China's animation industry is changing, with box office receipts surging and studios seeking to become Chinese Disneys and Pixars. But critics say a gap remains with Western studios, especially in storytelling techniques, Amy He reports from New York.
When the Chinese animated film Big Fish and Begonia was released on July 8, it was the culmination of 12 years of work and some critics say it paid off. The film brought in $34 million in its opening weekend, beating even animated film Zootopia's opening weekend release in China of $23.6 million.
Big Fish and Begonia is a fantastical animation based on Chinese mythology, and was widely anticipated by a dedicated following that helped fund the movie when its filmmakers turned to crowdfunding for the project, raising $260,000 in 2013. The funding success piqued the interest of Enlight Media, which went on to provide complete funding for the rest of the film.
Film and animation industry experts say China is in the midst of an animation turnaround, after having played catch up for decades.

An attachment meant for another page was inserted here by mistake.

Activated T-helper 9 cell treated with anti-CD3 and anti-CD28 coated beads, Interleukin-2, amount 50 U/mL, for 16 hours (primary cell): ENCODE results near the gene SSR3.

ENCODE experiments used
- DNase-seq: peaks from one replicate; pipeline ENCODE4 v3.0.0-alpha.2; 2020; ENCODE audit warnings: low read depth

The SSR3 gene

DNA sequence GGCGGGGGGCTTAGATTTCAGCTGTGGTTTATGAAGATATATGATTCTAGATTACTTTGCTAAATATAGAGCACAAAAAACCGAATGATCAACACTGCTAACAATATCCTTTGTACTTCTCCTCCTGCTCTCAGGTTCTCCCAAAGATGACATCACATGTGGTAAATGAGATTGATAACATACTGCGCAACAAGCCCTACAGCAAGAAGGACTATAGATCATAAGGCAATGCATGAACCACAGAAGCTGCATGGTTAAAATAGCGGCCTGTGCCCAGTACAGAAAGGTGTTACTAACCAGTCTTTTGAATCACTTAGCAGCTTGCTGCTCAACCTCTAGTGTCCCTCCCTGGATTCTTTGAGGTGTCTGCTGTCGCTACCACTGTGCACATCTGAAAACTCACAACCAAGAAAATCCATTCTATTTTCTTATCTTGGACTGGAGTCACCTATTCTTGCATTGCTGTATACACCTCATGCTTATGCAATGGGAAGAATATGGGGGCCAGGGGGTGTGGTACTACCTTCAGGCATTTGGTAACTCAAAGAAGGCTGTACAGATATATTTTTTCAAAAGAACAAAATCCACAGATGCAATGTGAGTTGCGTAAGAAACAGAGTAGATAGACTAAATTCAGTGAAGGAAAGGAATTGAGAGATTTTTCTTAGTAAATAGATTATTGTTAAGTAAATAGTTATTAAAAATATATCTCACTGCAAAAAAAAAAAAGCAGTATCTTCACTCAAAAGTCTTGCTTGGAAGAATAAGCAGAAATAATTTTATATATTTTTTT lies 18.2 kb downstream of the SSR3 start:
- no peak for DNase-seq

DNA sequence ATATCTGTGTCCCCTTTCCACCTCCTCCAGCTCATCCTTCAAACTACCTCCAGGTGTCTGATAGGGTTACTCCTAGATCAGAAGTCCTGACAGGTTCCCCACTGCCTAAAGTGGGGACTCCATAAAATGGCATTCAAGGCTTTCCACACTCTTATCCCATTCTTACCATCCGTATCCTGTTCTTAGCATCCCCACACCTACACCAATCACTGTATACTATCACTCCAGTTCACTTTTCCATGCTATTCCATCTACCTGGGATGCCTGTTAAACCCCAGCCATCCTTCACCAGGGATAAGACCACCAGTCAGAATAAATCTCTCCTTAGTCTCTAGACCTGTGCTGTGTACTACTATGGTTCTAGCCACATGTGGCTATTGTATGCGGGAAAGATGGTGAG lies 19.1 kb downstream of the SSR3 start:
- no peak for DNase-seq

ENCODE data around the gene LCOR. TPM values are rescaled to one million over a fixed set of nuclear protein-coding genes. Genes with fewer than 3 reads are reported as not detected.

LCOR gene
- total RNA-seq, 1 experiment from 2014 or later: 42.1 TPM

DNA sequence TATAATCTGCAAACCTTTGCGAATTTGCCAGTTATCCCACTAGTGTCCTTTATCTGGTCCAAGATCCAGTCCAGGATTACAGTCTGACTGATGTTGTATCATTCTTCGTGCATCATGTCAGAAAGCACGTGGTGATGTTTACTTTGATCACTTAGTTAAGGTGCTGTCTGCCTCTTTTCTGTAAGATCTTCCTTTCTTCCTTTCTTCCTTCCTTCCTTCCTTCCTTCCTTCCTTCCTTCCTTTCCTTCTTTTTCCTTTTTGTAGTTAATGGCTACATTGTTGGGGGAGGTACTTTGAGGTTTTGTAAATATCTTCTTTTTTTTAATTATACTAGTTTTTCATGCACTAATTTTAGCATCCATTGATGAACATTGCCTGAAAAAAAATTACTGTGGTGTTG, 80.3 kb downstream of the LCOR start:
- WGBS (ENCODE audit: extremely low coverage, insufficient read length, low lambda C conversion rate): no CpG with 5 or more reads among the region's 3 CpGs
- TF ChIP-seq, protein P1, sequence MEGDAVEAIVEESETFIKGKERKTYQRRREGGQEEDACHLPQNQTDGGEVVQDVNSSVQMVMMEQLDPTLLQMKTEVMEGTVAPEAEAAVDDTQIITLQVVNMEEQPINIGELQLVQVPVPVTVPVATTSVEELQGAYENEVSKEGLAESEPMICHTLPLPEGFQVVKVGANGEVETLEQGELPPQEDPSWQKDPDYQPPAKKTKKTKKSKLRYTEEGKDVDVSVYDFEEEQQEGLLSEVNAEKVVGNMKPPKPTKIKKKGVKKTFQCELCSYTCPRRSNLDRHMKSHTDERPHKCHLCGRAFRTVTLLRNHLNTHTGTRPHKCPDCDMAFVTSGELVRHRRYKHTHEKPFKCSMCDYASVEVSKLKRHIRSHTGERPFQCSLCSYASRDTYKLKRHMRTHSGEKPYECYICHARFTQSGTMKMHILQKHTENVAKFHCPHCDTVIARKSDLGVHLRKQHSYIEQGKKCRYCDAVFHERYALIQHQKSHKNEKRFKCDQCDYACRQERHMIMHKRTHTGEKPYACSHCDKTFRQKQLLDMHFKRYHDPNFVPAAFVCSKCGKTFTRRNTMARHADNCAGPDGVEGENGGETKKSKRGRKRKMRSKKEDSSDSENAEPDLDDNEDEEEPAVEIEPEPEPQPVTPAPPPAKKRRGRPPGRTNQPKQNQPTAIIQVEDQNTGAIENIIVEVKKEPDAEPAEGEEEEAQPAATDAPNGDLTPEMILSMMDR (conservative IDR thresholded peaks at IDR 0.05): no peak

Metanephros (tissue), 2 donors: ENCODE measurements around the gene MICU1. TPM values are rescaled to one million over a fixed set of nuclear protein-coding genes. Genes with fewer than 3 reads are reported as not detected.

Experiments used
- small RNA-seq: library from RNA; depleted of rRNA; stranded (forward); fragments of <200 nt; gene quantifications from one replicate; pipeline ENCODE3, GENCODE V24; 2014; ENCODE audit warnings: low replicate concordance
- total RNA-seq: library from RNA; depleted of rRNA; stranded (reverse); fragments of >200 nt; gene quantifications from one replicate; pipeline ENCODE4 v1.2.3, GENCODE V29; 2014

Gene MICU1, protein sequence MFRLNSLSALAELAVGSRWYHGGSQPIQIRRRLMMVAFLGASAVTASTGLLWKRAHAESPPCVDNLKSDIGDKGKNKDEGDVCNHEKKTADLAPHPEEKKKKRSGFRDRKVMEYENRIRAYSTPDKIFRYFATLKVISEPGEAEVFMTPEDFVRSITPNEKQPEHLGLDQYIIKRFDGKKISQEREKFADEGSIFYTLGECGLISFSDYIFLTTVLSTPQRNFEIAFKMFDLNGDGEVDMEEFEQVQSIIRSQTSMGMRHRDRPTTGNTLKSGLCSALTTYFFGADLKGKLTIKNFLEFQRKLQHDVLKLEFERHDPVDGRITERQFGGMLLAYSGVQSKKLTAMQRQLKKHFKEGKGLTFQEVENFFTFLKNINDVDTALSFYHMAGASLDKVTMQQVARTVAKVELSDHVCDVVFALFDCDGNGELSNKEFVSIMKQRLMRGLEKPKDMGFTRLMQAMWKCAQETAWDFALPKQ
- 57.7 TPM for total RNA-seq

Despite not having famous studios like Disney and DreamWorks in the West, or Studio Ghibli in Japan, there are signs that animation in China is booming.
In the last three years, revenue for animated movies at China's box office nearly quadrupled, in part due to the success of American films but also because Chinese films are breaking records.
Domestic animated films generated about $300 million in box office revenue in 2015, a 78.6 percent increase over the prior year, according to statistics from the China International Cartoon and Animation Festival, which was held in Hangzhou in late April.
Of 57 animated films screened in China last year, 43 were domestic productions. Total ticket sales reached $657 million, up 45 percent year-on-year.
Monkey King: Hero is Back was the top-grossing animation in 2015, making $142 million. As of July, Disney's Zootopia is the second-largest film in China, having made $236 million.